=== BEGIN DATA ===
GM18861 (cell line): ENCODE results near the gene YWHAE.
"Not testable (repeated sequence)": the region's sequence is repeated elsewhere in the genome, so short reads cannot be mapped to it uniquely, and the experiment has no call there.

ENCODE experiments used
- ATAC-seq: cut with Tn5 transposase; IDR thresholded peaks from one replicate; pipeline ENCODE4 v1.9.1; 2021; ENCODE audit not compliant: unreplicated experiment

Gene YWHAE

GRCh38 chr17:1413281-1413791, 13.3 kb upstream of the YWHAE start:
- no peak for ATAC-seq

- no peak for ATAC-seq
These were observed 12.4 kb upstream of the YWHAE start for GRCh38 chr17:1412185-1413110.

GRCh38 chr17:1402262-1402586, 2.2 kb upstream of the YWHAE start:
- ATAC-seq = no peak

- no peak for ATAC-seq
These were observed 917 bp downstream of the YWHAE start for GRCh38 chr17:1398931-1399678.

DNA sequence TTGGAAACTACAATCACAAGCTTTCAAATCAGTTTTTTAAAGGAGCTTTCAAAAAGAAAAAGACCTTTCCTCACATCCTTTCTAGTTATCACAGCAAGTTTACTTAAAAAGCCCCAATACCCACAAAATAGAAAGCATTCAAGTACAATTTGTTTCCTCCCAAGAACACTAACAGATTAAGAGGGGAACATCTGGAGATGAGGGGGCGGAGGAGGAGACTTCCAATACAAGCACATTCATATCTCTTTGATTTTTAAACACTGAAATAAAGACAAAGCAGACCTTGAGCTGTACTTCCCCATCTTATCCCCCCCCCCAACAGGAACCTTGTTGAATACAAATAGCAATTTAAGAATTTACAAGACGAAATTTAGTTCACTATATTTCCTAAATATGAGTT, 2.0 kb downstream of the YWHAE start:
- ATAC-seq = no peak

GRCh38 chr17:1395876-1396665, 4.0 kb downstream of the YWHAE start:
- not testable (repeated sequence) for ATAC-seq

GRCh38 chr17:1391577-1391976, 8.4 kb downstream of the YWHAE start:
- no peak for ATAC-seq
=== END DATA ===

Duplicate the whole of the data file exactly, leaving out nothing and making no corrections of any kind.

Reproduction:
GM18861 (cell line): ENCODE results near the gene YWHAE.
"Not testable (repeated sequence)": the region's sequence is repeated elsewhere in the genome, so short reads cannot be mapped to it uniquely, and the experiment has no call there.

ENCODE experiments used
- ATAC-seq: cut with Tn5 transposase; IDR thresholded peaks from one replicate; pipeline ENCODE4 v1.9.1; 2021; ENCODE audit not compliant: unreplicated experiment

Gene YWHAE

GRCh38 chr17:1413281-1413791, 13.3 kb upstream of the YWHAE start:
- no peak for ATAC-seq

- no peak for ATAC-seq
These were observed 12.4 kb upstream of the YWHAE start for GRCh38 chr17:1412185-1413110.

GRCh38 chr17:1402262-1402586, 2.2 kb upstream of the YWHAE start:
- ATAC-seq = no peak

- no peak for ATAC-seq
These were observed 917 bp downstream of the YWHAE start for GRCh38 chr17:1398931-1399678.

DNA sequence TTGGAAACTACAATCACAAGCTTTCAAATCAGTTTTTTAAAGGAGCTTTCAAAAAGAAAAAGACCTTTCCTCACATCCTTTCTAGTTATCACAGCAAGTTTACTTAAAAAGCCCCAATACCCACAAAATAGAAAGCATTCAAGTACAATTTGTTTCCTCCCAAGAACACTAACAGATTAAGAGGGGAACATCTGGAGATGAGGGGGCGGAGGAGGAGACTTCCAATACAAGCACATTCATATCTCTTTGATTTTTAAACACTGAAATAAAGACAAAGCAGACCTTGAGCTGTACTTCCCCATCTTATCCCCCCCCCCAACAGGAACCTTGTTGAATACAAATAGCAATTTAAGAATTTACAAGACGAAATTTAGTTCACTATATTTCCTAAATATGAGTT, 2.0 kb downstream of the YWHAE start:
- ATAC-seq = no peak

GRCh38 chr17:1395876-1396665, 4.0 kb downstream of the YWHAE start:
- not testable (repeated sequence) for ATAC-seq

GRCh38 chr17:1391577-1391976, 8.4 kb downstream of the YWHAE start:
- no peak for ATAC-seq